Sunday, October 28, 2012
Pre-Nuptial Agreement in India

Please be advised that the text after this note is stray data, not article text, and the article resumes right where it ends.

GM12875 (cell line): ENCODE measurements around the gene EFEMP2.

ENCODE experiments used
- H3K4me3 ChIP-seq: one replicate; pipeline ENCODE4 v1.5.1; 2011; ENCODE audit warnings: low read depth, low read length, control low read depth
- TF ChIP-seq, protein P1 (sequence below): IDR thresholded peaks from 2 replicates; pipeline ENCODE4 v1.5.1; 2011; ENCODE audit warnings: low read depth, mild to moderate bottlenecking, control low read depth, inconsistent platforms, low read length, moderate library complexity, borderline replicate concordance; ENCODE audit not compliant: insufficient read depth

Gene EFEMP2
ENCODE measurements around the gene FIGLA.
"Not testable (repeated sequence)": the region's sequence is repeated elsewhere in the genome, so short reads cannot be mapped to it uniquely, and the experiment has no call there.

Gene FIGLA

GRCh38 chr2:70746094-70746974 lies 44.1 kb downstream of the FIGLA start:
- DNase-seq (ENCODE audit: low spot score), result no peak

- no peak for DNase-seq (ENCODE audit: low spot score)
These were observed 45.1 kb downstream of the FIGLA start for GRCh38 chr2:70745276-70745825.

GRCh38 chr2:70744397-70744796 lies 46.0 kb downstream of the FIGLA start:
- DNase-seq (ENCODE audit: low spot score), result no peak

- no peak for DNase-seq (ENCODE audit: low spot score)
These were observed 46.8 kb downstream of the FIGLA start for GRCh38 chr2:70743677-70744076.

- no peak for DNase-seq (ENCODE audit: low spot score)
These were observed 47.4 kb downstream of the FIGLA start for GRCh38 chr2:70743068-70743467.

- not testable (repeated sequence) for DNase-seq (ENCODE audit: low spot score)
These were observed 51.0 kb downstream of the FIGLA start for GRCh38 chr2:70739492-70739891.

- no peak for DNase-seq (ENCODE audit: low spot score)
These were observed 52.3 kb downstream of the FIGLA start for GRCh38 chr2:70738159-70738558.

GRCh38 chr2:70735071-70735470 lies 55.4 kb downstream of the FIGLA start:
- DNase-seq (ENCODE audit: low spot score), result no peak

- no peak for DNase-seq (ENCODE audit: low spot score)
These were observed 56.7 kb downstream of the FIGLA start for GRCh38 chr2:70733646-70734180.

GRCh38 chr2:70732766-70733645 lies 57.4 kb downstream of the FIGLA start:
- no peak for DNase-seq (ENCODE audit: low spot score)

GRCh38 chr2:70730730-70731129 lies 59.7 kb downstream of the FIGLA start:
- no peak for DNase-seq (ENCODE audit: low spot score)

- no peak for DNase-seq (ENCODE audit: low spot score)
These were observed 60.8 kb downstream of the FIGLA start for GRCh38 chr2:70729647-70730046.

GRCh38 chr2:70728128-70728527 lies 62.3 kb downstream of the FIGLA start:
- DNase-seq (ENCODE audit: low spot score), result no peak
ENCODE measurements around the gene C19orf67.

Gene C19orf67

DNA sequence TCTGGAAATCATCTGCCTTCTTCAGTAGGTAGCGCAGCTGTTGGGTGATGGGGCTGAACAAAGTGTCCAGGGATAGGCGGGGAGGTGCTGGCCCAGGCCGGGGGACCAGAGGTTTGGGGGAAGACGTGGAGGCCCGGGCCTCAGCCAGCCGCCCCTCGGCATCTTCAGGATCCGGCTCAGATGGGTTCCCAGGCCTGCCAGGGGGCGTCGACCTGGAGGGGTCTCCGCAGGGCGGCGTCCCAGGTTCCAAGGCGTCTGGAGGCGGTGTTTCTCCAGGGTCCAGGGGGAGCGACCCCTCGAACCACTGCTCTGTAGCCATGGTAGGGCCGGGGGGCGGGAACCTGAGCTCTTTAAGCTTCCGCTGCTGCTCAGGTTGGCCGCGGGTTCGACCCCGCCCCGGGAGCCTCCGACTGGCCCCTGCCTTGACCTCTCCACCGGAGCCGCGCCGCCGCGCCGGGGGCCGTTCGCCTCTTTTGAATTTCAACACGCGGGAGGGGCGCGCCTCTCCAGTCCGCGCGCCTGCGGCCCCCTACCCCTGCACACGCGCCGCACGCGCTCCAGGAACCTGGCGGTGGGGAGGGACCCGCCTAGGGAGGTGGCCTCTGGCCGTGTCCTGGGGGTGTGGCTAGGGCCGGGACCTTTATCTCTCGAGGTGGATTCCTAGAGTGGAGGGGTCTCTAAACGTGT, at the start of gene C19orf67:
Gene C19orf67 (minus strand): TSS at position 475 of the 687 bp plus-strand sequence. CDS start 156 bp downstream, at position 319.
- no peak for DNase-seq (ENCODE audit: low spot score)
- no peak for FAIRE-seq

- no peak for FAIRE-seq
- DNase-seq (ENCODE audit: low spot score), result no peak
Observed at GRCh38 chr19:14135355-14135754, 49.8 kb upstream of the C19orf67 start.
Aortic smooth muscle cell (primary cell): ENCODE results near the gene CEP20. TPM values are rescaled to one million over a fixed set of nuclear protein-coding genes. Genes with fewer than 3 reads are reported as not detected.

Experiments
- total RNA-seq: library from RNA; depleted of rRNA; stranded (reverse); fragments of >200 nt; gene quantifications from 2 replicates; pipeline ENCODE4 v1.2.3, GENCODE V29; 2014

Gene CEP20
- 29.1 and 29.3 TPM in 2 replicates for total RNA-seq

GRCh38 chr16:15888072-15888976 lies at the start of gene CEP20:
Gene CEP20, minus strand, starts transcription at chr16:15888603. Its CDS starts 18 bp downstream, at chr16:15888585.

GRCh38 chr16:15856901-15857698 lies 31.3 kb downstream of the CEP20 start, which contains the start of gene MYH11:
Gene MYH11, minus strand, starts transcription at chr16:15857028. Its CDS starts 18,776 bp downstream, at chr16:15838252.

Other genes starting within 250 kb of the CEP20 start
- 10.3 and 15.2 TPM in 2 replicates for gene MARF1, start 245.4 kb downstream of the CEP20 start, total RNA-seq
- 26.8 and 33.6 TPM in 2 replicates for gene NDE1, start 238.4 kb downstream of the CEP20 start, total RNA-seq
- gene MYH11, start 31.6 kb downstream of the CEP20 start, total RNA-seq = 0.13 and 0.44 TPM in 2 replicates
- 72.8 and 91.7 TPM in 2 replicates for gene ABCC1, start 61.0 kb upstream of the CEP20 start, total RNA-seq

Pre or post Nuptial Agreement in India In India, prenuptial agreements are governed by contract law. These agreements are more likely to stand up in a court if the agreement is fair, both parties have received independent legal advice, the parties’ assets and liabilities are clearly listed and the agreement was reviewed by separate lawyers and duly certified. This form includes the following key provisions: • Separate Property: The agreement will allow the parties to set out the property being brought into the marriage that should remain separate in the event of death or divorce • Shared Property: Identifies property that will be shared • Division of Property: Sets out how all property will be divided in the event of death or divorce • Disclosure of Assets and Liabilities: Gives the couple the opportunity to define each party's assets and debts coming into the marriage. This is an important provision as failure to list all assets and liabilities can actually invalidate the agreement • Alimony, Support and Maintenance: Sets out any payments that will be made • Estate Planning/Wills: References the estate plan and/or wills of the couple and identifies what will be included (every couple should have a comprehensive estate plan) _______________________________________________________________________________________ Judgment on Prenuptial agreement: Madras High Court A.E. Thirumal Naidu vs Rajammal Alias Rajalakshmi on 5 January, 1967 Equivalent citations: (1967) 2 MLJ 484 Author: A Alagiriswami JUDGMENT A. Alagiriswami, J. 1. The question that arises in this case does not so far appear to have come up for decision before any Court. The question is whether an agreement between a husband and wife to live separately can be urged in answer to a suit for restitution of conjugal rights by one of the parties. In this case the wife instituted a suit for restitution of conjugal rights against her husband and in answer the husband put forward an agreement between them to live separate. This plea was found against by both the Courts below and the second appeal is against the judgment of the appellate Court. 2. Under the English law it is well established that a pre-nuptial agreement to live separate would not be valid. Even a post-nuptial agreement would not be valid, if it is one to live separately in future. But a present agreement to live separately would be valid. See Chitty on Contracts, 22nd Edition paragraph 1200, where it is stated as follows: Separation agreements between husband and wife were at one time regarded as contrary to public policy and invalid, especially in the ecclesiastical Courts, where they were not regarded as constituting bars to matrimonial relief. But in the Courts of Common Law and Chancery they were Frequently recognised, even by Lord Eldon, who often fulminated against them, and their validity was placed beyond challenge by the decision of the House of Lords in Wilson v. Wilson (1848) 1 H.L.C. 538 that specific performance of such an agreement might be decreed. The result is that agreements providing for the immediate separation of the spouses are not per se invalid, though they may be so on other grounds... But an agreement for future separation is entirely void whether made before or after marriage. 3. In Raydon on Divorce, 8th Edn., at page 215, in paragraph 97, it is stated as follows: An agreement to live separate and apart, if alleged and proved, empowers the Court to refuse a decree for restitution of conjugal rights, where to pronounce a decree would be to treat one of the Spouses as deserting the other without reasonable cause, contrary to the truth of the case. And a deed of separation containing a covenant by the wife not to sue for restitution is a bar to her suit if the deed is pleaded and set up by the husband... 4. These may not provide a proper precedent in the conditions of this country, particularly in the background of the Hindu society. The only two cases in which this matter has been dealt with refer to pre-nuptial agreements and they held that such agreements are not valid. They are the decisions in Jakait Mon Mohini Jamalai V. Basanta Kumar Singh I.L.R. (1901) 28 Cal, 751 and Krishna Aiyar v. Balammal I.L.R. (1911) 34 Mad. 398. But they contain valuable discussions on the principles that apply to such matters. The case in Takait Mon Mohini Jamalai v. Basanta Kumar Singh I.L.R. (1901) 28 Cal, 751 deals exhaustively with the Hindu Law on the subject, and though the case relates to a pre-nuptial agreement, the discussions therein on the principles of Hindu Law and the Law of Contracts make it clear that an agreement like the present one would not be upheld by the Courts. At page 757 the following passage appears: This brings us to the consideration of the question what is the Hindu Law upon this subject, It may be premised that though marriage under the Hindu Law is a contract, it is also a sacrament, it is more religious than secular in character... 5. Then follows at page 760 a citation from the book of Mr. Justice Banerjee on the Hindu Law,, of Marriage and Sridhana: It follows from the very nature of the matrimonial relation that the husband and wife must each be entitled to the society of the other. It is one of the express conditions in the nuptial vow of the Hindus, that each party is to become the associate of the other. 6. Finally at page 763 the learned Judges sums up the effect of various texts on Hindu Law and various decisions on the subject as follows: Having regard to the texts of the sages and the exposition thereof by different authors and eminent Judges, I think we may safely take it that the duty imposed upon a Hindu wife to reside with her husband wherever he may choose to reside is not only a moral duty but a rule of Hindu law. 7. It may be also mentioned that the rights of a wife and her husband are similar. Next follows a paragraph which after extracting Section 23 of the Contract Act proceeds: Now it seems to me that, if it is a rule of Hindu Law that for the fulfilment of the duties which the law imposed upon a wife she must reside with her husband wherever he may choose to reside; an agreement on the part of the husband and that he will not be at liberty to remove his wife from her parent's abode to his own abode, would if permitted, defeat the clear rule of Hindu law, on the subject, and I may in this connection refer to some of the observations of Mr. Justice Banerjee in his Book on Hindu Law of Marriages, page 107, He says: 'The Hindu law upon this subject still retains its archaic character. Marriage in that law is not merely a contract but also a sacrament, and the rights and duties of the married parties are determined solely by the law, and are incapable of being varied by their agreement.' 8. It will be noticed that this statement of law is categoric and does not make a distinction between a pre-nuptial agreement and post-nuptial agreement or between an agreement for the present separation and the one for future separation. In that case also it was urged before the learned Judges that in certain decisions in England it had been held that a deed of separation containing a covenant that either the husband or wife should not sue for restitution of conjugal rights was valid. After discussing several English cases the learned Judge observes as follows: The principle underlying the cases in which it has been held that contracts providing for present separation are valid, is, as I understand it, the preservation of the peace and reputation of families; while on the other hand, an agreement for future separation is bad and opposed to public policy. There is a fundamental difference between a case where an agreement for separate living for a time is entered into during the continuance of marriage and an agreement before or at the time of marriage controlling the rights of the parties which the law confers upon them after the marriage and which, if enforced, might make the marriage itself nugatory, or infructuous. Such an agreement would seem to be opposed to public policy. The agreement with which we are concerned is an agreement of that latter character... I am of opinion that the agreement is opposed to public policy. 9. Thus though the English law was relied upon as authority for the proposition that the particular agreement in that case which was a pre-nuptial agreement was opposed to public policy, this does not in any way whittle down the effect of the categorical statement of law which I have earlier extracted. In Krishna Aiyar v. Balammal I.L.R. (1911) 34 Mad. 398, the, agreement was a pre-nuptial agreement. But it was an agreement to live separately in future. At page 401, their Lordships observe as follows: The parties are Hindus and Brahmans. The law to be applied in determining their marital obligations is the Hindu Law. It may be doubted whether under that law any agreement between husband' and wife to live apart from each other is valid. It may well be deemed to be forbidden by the Hindu Law. The authorities on the subject are set out and discussed in considerable detail by Mr. Justice Ghouse in Takait Mon Mohini Jamalai v. Basanta Kumar Singh I.L.R. (1901) 28 Cal. 751. It is unnecessary to consider whether there are any exceptions recognised by the Hindu Law... Even apart from the Hindu Law the agreement, we think, must be regarded as opposed to public policy and therefore not enforceable... Even if the question fell to be decided under the English Law, there can be no doubt that the agreement in this case to live apart is invalid. It is true that though the old ecclesiastical Courts refused to admit a deed of separation as a bar to a suit for restitution of conjugal rights it was held by the House of Lords in Wilson v. Wilson 9 E.R. 870, that an agreement for a present separation Was enforceable... Even if we applied the English rule we should be quite prepared to hold that the agreement in this case being one for future separation would be valid and constitute no answer to a suit for restitution of conjugal rights. 10. It will be noticed that though their Lordships have stated that the agreement in that case being one for future separation it would not be valid under the English Law, they put the decision also on the broader ground that it may be doubted whether under the Hindu Law any agreement between an husband and wife to live apart from each other is valid and it may well be deemed to be forbidden under the Hindu Law. The learned author of Mullah's Hindu Law, 13th Edition, however takes a different view. At page 645 he observes as follows; There seems no reason why a valid agreement for immediate and not future separation bona fide entered into during the continuance of marriage with a view to enable the parties to live in peace should not be treated as empowering the Court to refuse a decree for restitution. It is submitted that a different rule would have the effect of enabling a party to get a decree for divorce on the ground of non-compliance with the decree for restitution on facts contrary to the truth of the case. Moreover a spouse who is living separate after a bona fide agreement of this nature cannot properly be said to have withdrawn from the society of the other spouses without reasonable excuse. 11. In the face of the view which the two Division Benches have taken on the subject, even though the question did not directly arise in those cases I find myself Unable to agree with the view set out above. The result would be that the agreement pleaded by the husband in the case would be no bar to the wife's suit for restitution of conjugal rights. 12. It should be mentioned that the wife has pleaded that the agreement in this case was taken from her by means of fraud and though the learned trial Judge was disposed to accept that plea he did not give a specific finding. The learned appellate Judge, however, did not discuss this aspect of the matter at all. In the view that I have taken on the law relating to the matter, I think it unnecessary to either consider this question on remand the matter for fresh consideration and disposal on this point. The result would be that the second appeal would stand dismissed. No costs. Leave granted.